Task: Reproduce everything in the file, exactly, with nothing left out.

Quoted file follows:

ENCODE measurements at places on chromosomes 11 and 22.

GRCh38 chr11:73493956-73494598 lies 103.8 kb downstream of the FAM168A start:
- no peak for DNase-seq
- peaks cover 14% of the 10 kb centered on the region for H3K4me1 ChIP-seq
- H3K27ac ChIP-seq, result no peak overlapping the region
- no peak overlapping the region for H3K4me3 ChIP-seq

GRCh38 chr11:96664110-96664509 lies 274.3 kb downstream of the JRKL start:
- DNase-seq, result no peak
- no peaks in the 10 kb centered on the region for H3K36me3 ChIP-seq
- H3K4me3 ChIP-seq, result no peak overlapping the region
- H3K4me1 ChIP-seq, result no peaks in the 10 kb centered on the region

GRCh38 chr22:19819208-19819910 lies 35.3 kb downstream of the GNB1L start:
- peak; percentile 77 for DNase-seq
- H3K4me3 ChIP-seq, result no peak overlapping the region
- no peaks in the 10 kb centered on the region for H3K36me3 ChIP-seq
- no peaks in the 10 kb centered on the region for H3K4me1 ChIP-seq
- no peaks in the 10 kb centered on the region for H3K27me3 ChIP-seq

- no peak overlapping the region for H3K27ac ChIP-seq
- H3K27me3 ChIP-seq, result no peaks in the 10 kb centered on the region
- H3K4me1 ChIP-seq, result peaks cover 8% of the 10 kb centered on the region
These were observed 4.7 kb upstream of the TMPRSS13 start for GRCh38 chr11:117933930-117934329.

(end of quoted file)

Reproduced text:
ENCODE measurements at places on chromosomes 11 and 22.

GRCh38 chr11:73493956-73494598 lies 103.8 kb downstream of the FAM168A start:
- no peak for DNase-seq
- peaks cover 14% of the 10 kb centered on the region for H3K4me1 ChIP-seq
- H3K27ac ChIP-seq, result no peak overlapping the region
- no peak overlapping the region for H3K4me3 ChIP-seq

GRCh38 chr11:96664110-96664509 lies 274.3 kb downstream of the JRKL start:
- DNase-seq, result no peak
- no peaks in the 10 kb centered on the region for H3K36me3 ChIP-seq
- H3K4me3 ChIP-seq, result no peak overlapping the region
- H3K4me1 ChIP-seq, result no peaks in the 10 kb centered on the region

GRCh38 chr22:19819208-19819910 lies 35.3 kb downstream of the GNB1L start:
- peak; percentile 77 for DNase-seq
- H3K4me3 ChIP-seq, result no peak overlapping the region
- no peaks in the 10 kb centered on the region for H3K36me3 ChIP-seq
- no peaks in the 10 kb centered on the region for H3K4me1 ChIP-seq
- no peaks in the 10 kb centered on the region for H3K27me3 ChIP-seq

- no peak overlapping the region for H3K27ac ChIP-seq
- H3K27me3 ChIP-seq, result no peaks in the 10 kb centered on the region
- H3K4me1 ChIP-seq, result peaks cover 8% of the 10 kb centered on the region
These were observed 4.7 kb upstream of the TMPRSS13 start for GRCh38 chr11:117933930-117934329.